We set off and stopped just 15 minutes later as we passed Sandiacre Co-Op and stopped for a paper. Helen also got me a little Father's Day present of a bag of peanut M&M's. Peanut as they aren't her favourite so she was more likely to eat less of them! It has been dull today and has been spitting with rain occasionally, but not enough to get wet.
The eleven locks are well spaced out so there is no walking ahead to set them. All of them were set against us. We don't seem to have done many locks for ages. The first was Pasture Lock and Helen was doing the lock work. As she waited for the water to fill she collected the rubbish that was loitering on the local island. Many of the ground paddles aren't working on these locks so each lock seemed to take ages.
Helen collecting rubbish as Pasture Lock fills.
The water was clear and for the large part appeared to be quite deep. We didn't see many large fish but saw a sign later on that said that there had been a big pollution event and they were asking for donations to re-stock the canal. The gates and paddles that are working are pretty tough so I took over after a few locks. We actually had two boats come down the locks but the locks were still against us so there must have been a boat ahead of us.
Tony putting his weight behind a paddle.
We passed a boat moored at Ilkeston that had passed us going up the other day so we guessed that they were the boat ahead. However when we got to the next lock it was still against us! We penned through Stenson's Lock and then a couple of lads told us that another boat was just coming up through the lock below. We decided to wait for them and share the remaining locks. Eventually 'Watt Now' arrived and we did the last three lock with them. When we got to the last lock I was looking for the moorings as there didn't seem room for two boats there. After all it is styled the Great Northern Basin! We moored up by the sanitary station and emptied stuff and filled up others. 'Watt Now' moved over to the other side and we moved up to keep the water point free, just in case.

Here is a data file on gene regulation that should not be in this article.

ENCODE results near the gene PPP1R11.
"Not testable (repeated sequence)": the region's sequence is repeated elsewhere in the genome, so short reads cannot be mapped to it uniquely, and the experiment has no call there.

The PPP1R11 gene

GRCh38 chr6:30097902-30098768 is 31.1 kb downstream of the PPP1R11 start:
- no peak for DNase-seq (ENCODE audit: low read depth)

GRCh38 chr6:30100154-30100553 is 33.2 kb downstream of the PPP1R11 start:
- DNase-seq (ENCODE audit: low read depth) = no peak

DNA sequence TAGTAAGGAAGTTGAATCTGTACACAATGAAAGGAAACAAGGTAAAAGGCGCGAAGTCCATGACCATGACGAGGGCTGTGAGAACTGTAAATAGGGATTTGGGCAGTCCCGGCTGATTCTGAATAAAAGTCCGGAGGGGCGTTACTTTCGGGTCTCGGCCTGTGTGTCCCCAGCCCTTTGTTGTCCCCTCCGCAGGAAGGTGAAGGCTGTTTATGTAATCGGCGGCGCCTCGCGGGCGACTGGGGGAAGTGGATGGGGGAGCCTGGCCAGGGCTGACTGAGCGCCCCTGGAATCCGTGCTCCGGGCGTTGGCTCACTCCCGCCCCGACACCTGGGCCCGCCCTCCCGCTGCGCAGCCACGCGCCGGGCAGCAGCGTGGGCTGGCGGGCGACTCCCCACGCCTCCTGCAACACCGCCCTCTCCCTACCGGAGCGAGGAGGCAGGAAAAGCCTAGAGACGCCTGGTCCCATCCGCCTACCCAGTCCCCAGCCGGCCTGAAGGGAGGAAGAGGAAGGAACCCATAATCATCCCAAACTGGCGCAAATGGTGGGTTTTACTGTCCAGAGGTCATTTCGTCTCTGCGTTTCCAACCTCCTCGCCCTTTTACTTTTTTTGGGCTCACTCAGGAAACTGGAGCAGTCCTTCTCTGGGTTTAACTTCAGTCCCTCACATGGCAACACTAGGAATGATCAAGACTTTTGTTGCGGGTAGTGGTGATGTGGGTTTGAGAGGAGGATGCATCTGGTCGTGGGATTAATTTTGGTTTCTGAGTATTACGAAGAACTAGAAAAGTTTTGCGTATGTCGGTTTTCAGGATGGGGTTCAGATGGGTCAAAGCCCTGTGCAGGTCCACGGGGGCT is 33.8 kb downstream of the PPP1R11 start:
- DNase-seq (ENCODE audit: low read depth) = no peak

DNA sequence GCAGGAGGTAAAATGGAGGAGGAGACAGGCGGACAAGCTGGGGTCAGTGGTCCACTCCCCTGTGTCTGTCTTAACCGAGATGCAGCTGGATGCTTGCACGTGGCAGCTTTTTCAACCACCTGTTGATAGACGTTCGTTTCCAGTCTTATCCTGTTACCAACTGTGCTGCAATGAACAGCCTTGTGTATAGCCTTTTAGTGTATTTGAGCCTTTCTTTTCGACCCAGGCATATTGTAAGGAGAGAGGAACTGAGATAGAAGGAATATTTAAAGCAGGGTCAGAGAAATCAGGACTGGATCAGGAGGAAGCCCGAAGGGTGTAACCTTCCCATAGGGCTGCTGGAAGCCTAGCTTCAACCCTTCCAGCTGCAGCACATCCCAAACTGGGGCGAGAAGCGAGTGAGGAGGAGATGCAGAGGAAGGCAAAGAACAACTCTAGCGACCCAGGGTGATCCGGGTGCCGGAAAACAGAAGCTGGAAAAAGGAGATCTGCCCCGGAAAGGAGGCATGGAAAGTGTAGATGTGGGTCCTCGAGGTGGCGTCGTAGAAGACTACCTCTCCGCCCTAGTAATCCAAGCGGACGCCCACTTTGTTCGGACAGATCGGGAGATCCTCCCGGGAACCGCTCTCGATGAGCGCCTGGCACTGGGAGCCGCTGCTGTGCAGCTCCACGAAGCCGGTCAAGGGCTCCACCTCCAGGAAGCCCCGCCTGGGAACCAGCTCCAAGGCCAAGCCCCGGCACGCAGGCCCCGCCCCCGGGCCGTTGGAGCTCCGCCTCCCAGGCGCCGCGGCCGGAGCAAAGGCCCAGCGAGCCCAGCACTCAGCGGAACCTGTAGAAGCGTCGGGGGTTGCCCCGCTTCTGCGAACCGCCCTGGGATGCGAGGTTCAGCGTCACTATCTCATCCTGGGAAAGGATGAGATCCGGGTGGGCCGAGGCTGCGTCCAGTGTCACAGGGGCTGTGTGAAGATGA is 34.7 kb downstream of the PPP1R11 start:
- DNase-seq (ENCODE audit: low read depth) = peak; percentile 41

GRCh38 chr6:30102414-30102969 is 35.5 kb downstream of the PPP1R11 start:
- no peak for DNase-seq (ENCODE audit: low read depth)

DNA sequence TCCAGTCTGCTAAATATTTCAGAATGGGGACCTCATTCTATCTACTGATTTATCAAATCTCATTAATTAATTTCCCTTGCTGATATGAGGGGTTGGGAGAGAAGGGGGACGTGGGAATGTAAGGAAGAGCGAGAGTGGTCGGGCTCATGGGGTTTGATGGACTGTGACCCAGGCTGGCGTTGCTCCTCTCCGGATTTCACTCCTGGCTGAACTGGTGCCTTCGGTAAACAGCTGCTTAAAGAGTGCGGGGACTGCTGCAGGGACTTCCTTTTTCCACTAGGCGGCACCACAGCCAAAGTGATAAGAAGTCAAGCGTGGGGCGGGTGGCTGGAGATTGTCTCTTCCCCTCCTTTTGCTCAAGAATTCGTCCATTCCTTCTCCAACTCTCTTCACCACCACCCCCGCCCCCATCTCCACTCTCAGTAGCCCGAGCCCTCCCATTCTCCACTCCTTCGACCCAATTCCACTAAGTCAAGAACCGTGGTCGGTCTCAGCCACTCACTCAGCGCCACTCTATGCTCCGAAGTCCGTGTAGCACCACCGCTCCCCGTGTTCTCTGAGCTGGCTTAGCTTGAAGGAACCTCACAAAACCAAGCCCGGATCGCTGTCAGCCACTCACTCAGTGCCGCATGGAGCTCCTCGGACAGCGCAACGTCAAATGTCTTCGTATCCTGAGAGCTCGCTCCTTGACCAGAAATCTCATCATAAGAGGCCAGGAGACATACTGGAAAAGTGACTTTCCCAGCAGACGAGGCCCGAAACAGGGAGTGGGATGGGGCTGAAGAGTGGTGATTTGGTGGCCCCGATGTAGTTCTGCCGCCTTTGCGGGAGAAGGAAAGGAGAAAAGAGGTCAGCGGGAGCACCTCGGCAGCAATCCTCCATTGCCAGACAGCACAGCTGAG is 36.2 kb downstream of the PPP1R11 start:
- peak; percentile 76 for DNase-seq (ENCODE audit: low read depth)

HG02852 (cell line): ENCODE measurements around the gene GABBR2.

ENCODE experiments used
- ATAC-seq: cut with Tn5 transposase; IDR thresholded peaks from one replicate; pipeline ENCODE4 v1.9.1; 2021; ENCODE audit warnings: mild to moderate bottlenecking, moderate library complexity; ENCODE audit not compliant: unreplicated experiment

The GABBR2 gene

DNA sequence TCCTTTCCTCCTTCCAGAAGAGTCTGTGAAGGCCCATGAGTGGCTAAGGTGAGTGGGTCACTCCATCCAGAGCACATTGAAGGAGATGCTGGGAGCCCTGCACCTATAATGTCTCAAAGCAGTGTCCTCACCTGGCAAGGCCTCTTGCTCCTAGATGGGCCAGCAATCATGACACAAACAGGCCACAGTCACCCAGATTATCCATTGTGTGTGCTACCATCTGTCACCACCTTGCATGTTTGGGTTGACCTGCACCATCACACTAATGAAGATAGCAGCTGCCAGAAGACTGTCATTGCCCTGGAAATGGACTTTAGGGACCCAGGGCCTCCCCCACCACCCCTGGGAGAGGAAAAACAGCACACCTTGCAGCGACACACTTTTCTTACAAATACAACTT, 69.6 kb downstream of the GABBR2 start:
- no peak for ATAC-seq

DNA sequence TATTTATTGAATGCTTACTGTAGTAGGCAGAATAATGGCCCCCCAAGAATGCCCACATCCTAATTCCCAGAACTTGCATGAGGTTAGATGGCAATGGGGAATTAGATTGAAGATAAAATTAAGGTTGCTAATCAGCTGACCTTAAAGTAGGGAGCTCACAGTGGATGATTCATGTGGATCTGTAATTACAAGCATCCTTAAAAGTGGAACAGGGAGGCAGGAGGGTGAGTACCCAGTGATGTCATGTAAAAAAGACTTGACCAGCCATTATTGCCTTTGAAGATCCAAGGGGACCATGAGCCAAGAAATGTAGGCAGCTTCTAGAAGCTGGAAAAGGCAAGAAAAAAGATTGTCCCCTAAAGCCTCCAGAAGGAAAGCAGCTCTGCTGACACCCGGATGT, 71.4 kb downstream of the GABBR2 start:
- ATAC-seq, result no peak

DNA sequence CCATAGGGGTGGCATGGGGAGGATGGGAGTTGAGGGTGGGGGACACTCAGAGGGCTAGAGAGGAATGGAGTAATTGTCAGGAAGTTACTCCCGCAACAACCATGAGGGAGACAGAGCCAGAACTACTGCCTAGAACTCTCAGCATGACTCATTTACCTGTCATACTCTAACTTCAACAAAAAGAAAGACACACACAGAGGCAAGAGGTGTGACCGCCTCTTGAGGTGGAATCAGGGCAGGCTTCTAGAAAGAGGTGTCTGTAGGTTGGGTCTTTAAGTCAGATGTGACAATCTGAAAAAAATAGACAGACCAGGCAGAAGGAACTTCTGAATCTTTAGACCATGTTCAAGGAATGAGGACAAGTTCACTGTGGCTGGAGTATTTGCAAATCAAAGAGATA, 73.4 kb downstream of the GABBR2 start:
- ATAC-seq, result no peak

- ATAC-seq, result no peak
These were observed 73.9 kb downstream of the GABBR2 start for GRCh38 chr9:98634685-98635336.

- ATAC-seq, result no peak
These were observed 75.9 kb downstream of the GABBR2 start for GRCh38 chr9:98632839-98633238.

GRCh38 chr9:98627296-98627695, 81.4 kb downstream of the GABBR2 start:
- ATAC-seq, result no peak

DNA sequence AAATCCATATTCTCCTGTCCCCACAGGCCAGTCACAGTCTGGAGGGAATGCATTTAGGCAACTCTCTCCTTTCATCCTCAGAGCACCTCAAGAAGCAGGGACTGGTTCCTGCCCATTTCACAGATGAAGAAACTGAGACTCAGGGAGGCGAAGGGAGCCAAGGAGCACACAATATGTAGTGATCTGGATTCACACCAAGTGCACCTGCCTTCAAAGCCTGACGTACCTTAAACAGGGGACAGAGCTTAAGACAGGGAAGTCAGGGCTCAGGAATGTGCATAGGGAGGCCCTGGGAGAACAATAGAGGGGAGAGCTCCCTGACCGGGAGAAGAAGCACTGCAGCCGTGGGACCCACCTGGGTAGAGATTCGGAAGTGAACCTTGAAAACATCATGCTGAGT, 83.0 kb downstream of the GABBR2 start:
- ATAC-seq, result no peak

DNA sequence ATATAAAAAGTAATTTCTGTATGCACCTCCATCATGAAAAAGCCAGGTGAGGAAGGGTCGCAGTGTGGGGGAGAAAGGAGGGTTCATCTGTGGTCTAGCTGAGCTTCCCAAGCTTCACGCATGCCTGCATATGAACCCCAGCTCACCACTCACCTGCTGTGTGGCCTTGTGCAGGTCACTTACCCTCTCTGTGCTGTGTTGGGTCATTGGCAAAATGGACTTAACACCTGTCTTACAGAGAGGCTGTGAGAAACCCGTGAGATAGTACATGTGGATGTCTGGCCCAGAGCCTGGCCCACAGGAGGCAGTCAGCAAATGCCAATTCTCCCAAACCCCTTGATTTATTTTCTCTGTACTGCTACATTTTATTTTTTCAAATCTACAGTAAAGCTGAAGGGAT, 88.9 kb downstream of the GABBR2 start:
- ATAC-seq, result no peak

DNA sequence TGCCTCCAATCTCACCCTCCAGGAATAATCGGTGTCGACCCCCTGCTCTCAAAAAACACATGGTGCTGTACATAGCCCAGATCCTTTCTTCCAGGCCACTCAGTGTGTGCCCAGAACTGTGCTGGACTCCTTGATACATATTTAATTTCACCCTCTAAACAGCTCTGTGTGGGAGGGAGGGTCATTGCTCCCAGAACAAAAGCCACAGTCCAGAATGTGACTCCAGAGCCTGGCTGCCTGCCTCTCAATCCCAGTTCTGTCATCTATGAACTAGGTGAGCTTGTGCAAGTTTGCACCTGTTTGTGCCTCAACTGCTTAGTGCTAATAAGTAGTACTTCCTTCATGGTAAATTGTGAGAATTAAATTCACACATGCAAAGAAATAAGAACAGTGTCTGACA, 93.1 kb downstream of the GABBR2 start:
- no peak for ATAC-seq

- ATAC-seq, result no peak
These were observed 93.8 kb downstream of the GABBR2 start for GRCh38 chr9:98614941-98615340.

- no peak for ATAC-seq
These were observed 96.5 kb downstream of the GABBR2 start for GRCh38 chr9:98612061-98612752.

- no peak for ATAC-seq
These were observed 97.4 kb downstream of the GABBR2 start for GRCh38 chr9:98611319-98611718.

The Great Northern Basin is actually the meeting of three Canals. The Erewash Canal was completed in 1779. The Cromford Canal was fully opened in 1794 and ran from Langley Mill (great Northern Basin) to Arkwright's new manufacturing mill at Cromford. In 1796 the Nottingham Canal opened that joined the Great Northern basin to Nottingham. The Nottingham runs dowwn the opposite side of the Erewash Valley for much of its route. The Derby Canal also opened and this gave an outlet further down the Erewash Canal from Sandiacre to Swarkstone via Derby. This gave these canals great flexibility of routes but the Cromford was largely closed in 1944 and the Nottingham even earlier in 1937 although the stretch from Lenton on the outskirts of Nottingham to the Trent is still in use.
This is looking from near the last lock, which is actually the first lock on the Cromford Canal. On the right is the swing bridge that gave access to the Nottingham Canal. The brick building was the Nottingham Canal Toll Office. Straight on, where all the boats are, was the Cromford Canal and is now the Langley Mill Boatyard. The Erewash Canal runs to the left and the first lock can just be seen in the photograph.
Our mooring in the Great Northern Basin.